• 3 minutes Could Venezuela become a net oil importer?
  • 7 minutes Reuters: OPEC Ministers Agree In Principle On 1 Million Barrels Per Day Nominal Output Increase
  • 12 minutes Battle for Oil Port: East Libya Forces In Full Control At Ras Lanuf
  • 57 mins Could Venezuela become a net oil importer?
  • 5 hours Reuters: OPEC Ministers Agree In Principle On 1 Million Barrels Per Day Nominal Output Increase
  • 2 hours Tesla Closing a Dozen Solar Facilities in Nine States
  • 8 hours Saudi Arabia plans to physically cut off Qatar by moat, nuclear waste and military base
  • 2 hours Why is permian oil "locked in" when refineries abound?
  • 5 mins EU Leaders Set To Prolong Russia Sanctions Again
  • 43 mins Oil prices going down
  • 14 mins Could oil demand collapse rapidly? Yup, sure could.
  • 19 mins Gazprom Exports to EU Hit Record
  • 20 hours Teapots Cut U.S. Oil Shipments
  • 16 hours Battle for Oil Port: East Libya Forces In Full Control At Ras Lanuf
  • 10 hours Saudi Arabia turns to solar
  • 2 hours EVs Could Help Coal Demand
  • 20 hours Hot line, Macron: Phone Calls With Trump Are Like Sausages Best Not To Know What Is Inside
  • 8 hours China’s Plastic Waste Ban Will Leave 111 Million Tons of Trash With Nowhere To Go
  • 1 day Russia's Energy Minister says Oil Prices Balanced at $75, so Wants to Increase OPEC + Russia Oil by 1.5 mbpd
Australia Looks To Tackle Its Looming Gas Shortage

Australia Looks To Tackle Its Looming Gas Shortage

The world’s soon-to-be top liquefied…

Study Suggests the Arctic May not Contribute as Much Oil and Gas as Thought

With the constantly rising demand for oil around the world, oil and gas companies are looking to extract every drop of oil they can from around the world.

The Arctic is estimated to contain 13 percent of the world’s undiscovered oil reserves and 30 percent of gas reserves. Exploration and production licenses have recently been granted to certain companies to work in the area, yet a Norwegian study claims that oil fields there may actually only contribute a marginal amount of oil compared to volumes initially forecast.

The study was carried out by the Centre for International Climate and Environmental Research in Oslo and Statistics Norway, and found that the amount of oil and gas produced in the Arctic will decline by 2050 due to the high production costs.

The fact that oil fields in the Arctic are generally out at sea, far from land and any existing infrastructure, and constantly bombarded with extreme climate conditions, means that the cost of extracting oil there is far higher than other sources.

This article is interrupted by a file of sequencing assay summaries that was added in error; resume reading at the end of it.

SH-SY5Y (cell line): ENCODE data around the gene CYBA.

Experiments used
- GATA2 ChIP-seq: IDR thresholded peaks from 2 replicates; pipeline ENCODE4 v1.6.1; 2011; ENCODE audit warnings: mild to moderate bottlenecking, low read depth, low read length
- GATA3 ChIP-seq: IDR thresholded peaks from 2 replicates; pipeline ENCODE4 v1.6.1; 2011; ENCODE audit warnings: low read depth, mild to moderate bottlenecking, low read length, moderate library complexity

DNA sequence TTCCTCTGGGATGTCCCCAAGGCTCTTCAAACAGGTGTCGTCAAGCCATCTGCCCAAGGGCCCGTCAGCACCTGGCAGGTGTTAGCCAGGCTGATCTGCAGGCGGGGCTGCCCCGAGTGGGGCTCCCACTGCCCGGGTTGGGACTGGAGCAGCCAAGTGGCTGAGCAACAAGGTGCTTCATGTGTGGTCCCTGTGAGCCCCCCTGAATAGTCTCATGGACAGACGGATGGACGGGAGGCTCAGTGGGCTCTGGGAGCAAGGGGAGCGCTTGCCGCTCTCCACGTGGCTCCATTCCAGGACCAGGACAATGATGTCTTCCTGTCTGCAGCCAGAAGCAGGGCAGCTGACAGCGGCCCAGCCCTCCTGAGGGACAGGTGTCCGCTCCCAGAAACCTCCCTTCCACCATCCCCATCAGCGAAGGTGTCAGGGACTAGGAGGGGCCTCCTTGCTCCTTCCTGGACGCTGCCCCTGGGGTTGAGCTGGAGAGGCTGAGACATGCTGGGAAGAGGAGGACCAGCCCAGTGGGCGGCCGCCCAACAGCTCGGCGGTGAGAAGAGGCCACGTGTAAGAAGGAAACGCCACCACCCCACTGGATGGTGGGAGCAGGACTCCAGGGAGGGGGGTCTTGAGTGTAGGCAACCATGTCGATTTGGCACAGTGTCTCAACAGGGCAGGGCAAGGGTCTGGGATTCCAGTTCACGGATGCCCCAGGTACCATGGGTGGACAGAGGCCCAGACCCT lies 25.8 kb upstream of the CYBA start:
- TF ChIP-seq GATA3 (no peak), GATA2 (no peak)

The decrease will come due to an expected increase in unconventional oil and gas sources, such as shale gas in North America, and growing production volumes of conventional oil and gas in the Middle East, which will hold preference due to the higher profit margin that they command.

By. Charles Kennedy of Oilprice.com



Join the discussion | Back to homepage

Leave a comment
  • davidrussell22 on September 08 2012 said:
    The Norwegians aren't in a position to have a position. Most of the arctic is controlled by Russia (and to a lesser extent, Canada). I've worked with the Russians who have identified 2ce as much arctic oil potential as in Saudi Arabia. In the 1970s Petro-Canada (the then-national oil company) did an extensive study of the arctic for oil and natural gas. They found quite a bit, but stopped looking at the point where they realized there was no way to get it out. My partners and I tried unsuccessfully to show them that submarine tankers would do the job. The Canadians instisted on using ice-breaker tankers instead and the Inuits stopped this dead for environmental reasons and that it would disrupt their hunting. Since all this the Canadians have ceded all their mineral rights in the arctic to the Inuits, who seem to have no interest in developing them
  • davidrussell22 on September 08 2012 said:
    The technology to exploit arctic fossil fuels is sea-bed drilling rigs and submarine tankers. My company has designs for both.

    It's a chicken and egg kind of thing. These 2 technologies must be developed to make arctic development possible, but it's not possible without them.

Leave a comment

Oilprice - The No. 1 Source for Oil & Energy News